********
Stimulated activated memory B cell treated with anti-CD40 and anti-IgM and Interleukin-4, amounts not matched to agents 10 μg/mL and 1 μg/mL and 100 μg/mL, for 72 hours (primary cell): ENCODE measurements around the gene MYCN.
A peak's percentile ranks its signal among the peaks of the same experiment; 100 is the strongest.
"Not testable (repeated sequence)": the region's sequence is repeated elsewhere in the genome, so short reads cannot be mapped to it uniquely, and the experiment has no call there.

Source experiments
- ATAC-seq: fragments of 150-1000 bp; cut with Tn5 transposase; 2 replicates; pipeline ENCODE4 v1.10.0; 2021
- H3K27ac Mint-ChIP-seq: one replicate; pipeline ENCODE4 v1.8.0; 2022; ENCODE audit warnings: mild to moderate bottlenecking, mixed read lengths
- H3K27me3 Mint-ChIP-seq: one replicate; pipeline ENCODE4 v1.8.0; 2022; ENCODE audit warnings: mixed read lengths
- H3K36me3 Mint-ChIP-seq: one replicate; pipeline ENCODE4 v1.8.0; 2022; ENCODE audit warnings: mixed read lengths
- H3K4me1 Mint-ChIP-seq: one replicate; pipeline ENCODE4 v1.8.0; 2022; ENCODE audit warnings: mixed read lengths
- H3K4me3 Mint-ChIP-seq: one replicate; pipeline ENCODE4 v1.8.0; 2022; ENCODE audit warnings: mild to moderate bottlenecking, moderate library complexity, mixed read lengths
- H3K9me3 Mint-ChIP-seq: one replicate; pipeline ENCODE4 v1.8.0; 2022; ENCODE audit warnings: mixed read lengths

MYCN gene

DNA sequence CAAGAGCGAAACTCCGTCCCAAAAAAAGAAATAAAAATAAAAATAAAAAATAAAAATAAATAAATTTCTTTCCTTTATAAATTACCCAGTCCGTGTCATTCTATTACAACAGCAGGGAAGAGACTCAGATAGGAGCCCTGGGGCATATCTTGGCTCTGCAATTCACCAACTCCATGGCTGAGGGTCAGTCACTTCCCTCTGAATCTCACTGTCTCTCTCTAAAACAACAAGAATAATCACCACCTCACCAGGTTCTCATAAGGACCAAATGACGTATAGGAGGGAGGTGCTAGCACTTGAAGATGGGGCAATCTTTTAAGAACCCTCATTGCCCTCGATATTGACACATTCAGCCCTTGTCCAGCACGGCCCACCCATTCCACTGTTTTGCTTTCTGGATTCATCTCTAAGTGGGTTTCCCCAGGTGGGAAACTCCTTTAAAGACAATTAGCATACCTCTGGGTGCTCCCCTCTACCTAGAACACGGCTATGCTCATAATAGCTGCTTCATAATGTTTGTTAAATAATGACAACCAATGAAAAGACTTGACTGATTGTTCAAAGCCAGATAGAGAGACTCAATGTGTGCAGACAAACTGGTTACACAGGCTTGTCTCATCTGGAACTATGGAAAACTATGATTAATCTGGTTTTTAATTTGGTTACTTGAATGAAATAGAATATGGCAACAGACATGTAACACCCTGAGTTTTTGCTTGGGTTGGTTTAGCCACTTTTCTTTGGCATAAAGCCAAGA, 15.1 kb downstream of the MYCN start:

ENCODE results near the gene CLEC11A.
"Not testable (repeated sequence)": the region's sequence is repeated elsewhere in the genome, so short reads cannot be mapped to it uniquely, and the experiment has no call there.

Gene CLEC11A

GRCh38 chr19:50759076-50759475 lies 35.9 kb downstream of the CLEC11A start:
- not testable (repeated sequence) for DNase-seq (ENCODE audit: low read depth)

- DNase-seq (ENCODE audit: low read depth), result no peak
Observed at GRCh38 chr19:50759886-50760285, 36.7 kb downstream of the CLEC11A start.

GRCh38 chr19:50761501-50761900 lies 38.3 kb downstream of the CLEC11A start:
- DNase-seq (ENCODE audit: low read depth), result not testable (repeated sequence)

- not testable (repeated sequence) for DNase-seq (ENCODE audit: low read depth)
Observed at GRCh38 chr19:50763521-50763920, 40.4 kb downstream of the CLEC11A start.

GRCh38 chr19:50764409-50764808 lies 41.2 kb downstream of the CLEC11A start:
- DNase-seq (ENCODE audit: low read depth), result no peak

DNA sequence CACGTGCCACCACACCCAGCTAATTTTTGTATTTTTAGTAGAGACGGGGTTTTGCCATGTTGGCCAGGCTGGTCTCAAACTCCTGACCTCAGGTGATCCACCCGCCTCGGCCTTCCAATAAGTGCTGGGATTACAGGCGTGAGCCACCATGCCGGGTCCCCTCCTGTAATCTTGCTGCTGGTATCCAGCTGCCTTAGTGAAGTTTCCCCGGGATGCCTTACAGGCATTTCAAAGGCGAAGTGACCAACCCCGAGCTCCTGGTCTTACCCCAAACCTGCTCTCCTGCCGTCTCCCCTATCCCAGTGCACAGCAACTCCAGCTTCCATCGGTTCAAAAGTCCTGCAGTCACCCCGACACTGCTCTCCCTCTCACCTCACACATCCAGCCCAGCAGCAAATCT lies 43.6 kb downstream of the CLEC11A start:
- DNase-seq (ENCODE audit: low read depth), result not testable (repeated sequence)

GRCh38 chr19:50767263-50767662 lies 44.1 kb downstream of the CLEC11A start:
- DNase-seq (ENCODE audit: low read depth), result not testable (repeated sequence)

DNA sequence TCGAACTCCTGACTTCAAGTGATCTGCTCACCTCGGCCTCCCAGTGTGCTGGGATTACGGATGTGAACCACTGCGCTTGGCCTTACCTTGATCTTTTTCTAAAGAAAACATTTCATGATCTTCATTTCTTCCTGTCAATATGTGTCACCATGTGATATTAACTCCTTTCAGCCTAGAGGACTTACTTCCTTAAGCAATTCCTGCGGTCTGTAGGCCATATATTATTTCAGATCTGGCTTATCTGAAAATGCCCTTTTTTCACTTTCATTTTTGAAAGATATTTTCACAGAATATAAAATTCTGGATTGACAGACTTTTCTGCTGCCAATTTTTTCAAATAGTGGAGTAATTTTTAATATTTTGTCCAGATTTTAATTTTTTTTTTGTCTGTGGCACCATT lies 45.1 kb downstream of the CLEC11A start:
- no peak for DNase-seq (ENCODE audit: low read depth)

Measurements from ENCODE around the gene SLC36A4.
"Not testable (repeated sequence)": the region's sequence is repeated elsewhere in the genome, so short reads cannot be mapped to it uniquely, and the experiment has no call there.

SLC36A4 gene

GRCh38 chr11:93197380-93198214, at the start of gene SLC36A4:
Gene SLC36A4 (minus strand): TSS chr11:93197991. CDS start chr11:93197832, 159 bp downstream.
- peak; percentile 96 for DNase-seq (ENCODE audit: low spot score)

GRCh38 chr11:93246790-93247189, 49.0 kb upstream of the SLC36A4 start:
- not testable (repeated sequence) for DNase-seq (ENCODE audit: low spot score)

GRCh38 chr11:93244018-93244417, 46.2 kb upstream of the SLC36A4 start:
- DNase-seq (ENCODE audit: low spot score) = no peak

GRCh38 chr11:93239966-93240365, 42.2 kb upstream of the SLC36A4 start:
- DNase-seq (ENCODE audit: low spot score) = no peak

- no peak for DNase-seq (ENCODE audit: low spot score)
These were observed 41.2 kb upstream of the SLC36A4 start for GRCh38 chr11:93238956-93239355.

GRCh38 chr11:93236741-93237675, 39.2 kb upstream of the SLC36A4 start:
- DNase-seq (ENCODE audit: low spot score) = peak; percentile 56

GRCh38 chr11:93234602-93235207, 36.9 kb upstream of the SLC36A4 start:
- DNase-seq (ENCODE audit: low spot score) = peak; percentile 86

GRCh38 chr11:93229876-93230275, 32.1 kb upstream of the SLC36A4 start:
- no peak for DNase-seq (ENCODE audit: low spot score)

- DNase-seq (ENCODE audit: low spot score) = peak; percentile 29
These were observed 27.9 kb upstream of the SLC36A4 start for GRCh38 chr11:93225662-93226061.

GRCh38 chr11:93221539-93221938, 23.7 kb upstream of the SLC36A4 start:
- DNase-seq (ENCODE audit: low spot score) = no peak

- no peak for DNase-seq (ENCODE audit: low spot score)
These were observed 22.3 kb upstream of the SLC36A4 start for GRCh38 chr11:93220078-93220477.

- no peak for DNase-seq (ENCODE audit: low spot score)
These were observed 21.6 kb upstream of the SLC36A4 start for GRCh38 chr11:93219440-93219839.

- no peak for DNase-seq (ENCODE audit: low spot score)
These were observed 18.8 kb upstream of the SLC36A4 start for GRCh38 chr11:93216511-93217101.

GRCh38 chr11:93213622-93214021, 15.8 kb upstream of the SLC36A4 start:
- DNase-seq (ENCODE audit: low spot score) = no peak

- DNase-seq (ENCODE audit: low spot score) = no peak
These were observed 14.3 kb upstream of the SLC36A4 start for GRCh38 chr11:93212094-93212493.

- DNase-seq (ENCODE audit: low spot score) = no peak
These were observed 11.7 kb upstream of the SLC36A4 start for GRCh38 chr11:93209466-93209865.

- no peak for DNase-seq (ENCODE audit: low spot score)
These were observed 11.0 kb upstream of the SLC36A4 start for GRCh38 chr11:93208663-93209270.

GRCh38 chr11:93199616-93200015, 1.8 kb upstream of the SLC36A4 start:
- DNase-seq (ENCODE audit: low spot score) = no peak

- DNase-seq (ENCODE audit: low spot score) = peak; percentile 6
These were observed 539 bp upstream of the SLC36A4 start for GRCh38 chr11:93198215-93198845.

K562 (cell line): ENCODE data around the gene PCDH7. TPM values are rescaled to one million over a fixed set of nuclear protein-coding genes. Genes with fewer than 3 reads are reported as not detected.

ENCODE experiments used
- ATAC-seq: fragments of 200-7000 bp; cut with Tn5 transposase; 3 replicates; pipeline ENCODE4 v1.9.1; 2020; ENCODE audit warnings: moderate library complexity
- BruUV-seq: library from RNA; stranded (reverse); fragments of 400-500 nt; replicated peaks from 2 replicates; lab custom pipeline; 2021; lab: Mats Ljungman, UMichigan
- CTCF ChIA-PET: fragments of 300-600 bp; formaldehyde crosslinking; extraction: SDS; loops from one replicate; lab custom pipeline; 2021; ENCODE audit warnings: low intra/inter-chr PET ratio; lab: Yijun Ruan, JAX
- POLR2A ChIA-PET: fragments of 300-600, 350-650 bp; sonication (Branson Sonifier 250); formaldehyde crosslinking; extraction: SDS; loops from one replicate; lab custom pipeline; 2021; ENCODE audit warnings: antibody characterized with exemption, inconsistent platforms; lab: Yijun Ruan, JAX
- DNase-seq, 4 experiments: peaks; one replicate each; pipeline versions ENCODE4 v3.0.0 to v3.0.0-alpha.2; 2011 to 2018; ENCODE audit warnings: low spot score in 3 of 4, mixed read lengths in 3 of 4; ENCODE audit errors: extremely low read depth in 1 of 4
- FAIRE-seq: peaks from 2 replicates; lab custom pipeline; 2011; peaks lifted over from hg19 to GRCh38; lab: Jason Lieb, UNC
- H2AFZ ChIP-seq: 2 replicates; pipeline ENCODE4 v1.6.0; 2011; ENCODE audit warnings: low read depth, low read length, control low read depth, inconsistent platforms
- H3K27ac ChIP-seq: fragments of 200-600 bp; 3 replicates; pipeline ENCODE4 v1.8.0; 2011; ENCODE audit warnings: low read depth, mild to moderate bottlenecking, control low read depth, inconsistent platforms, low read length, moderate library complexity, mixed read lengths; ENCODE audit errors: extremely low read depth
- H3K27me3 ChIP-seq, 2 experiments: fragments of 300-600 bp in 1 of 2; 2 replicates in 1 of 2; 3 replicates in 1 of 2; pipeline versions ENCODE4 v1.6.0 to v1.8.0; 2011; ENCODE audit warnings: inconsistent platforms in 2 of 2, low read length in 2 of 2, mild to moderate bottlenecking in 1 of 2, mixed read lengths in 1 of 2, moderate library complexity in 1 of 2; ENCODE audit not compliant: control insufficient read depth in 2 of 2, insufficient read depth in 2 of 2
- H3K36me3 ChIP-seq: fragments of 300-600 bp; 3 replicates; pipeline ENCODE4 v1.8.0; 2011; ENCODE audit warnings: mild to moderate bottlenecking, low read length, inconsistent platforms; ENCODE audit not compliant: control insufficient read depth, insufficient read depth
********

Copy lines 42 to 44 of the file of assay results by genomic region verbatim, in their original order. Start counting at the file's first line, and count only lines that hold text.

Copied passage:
- DNase-seq (ENCODE audit: low spot score) = no peak

GRCh38 chr11:93239966-93240365, 42.2 kb upstream of the SLC36A4 start:
- DNase-seq (ENCODE audit: low spot score) = no peak